"If I were called in to construct a religion I should make use of water." - Philip Larkin
TAKING THE WATERS The earliest systematic exposition of the different kinds of salts, their uses, and methods of extraction was published in China around 2700 years BCE. Hippocrates encouraged his fellow healers to make use of salt water to heal various ailments by immersing their patients in sea water. For thousands of years, people have bathed in natural mineral springs: Spa in Belgium, Bath in England, Évian-les-Baines in France, Baden-Baden in Germany, Glenwood Springs in Colorado, Rotarua in New Zealand, and Mataranka Springs in the Northern Territory, Australia.
The Dead Sea, salt lakes, and the world’s rivers and oceans are all manifestations of the same process. The Earth’s soluble salts are taken up in the planet’s water - by rain, wave action, or underground streams. These accumulations of natural salts have measurable benefits for living beings.
Scattered throughout the world are upwellings of mineral-laden water from the depths of our planet. Here, humans and animals have sought out and immersed themselves in these enriched waters. Some have sipped, others worshiped, all have felt benefits.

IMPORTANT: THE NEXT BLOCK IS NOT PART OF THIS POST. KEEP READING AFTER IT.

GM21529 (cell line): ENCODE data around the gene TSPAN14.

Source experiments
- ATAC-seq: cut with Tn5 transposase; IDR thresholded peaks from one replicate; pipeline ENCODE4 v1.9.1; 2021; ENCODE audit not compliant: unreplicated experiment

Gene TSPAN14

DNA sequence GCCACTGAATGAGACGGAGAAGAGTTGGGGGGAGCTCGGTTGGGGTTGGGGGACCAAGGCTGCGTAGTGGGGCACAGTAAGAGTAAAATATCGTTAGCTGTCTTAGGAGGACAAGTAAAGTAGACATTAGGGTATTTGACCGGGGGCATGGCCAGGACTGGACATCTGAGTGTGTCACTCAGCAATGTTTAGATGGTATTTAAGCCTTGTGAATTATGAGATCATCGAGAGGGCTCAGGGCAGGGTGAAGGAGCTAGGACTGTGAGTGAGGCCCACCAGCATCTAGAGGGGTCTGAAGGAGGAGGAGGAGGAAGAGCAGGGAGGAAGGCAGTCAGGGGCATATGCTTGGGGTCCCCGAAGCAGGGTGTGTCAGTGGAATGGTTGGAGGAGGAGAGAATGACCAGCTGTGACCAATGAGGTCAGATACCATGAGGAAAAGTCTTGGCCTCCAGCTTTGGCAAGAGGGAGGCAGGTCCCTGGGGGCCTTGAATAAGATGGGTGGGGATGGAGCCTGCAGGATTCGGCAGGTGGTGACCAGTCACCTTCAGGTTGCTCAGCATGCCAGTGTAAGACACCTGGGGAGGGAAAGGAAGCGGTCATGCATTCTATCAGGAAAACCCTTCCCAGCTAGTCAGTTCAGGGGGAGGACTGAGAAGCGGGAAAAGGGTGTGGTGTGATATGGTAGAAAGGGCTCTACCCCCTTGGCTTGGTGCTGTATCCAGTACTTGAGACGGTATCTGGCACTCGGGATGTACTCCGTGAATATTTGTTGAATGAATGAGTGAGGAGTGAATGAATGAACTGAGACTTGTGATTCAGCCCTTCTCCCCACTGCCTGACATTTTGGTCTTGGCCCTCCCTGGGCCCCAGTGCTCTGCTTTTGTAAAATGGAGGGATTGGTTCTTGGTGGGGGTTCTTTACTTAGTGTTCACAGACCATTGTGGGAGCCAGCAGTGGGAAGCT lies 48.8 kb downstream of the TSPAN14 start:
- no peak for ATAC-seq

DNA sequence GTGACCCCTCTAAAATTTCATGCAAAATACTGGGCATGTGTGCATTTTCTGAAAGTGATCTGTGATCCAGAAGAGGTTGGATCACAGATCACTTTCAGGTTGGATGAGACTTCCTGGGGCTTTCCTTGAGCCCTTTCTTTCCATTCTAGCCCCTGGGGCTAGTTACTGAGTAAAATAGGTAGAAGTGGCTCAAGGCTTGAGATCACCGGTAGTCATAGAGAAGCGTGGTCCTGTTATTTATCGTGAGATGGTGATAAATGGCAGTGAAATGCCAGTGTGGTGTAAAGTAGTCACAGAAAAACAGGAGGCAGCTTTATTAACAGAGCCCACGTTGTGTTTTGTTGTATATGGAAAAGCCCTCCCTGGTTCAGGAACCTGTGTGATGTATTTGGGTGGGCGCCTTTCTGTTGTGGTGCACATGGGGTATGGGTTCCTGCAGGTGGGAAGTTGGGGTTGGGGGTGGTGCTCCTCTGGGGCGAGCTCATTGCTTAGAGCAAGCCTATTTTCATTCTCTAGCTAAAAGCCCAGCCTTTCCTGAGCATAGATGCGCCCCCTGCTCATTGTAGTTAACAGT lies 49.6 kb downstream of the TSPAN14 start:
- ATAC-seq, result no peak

These natural mineral springs, lakes, seas, and oceans have different concentrations of the major minerals in soluble forms. The major elements are sodium, magnesium, calcium, potassium, iron, manganese, and in lesser concentrations, every naturally-occurring element on Earth. The major ions which solubilize these elements are chlorides, carbonates, sulphates, phosphates, nitrates, and silicates.
Not all of us live conveniently close to these gifts of nature. We can, however, enrich our bathing experience by adding quality, water-soluble, pulverized mineral salts to our bath. Said to improve cleansing by softening the water, they allow less use of soap. Soap removes skin oils, so less is better for one’s skin. Thermal bathing increases the flow of oxygen-rich blood throughout the body bringing improved nourishment to vital organs and tissues. Heat relaxes tense muscles, while the mineral salts in the water can contribute to the psychological healing process.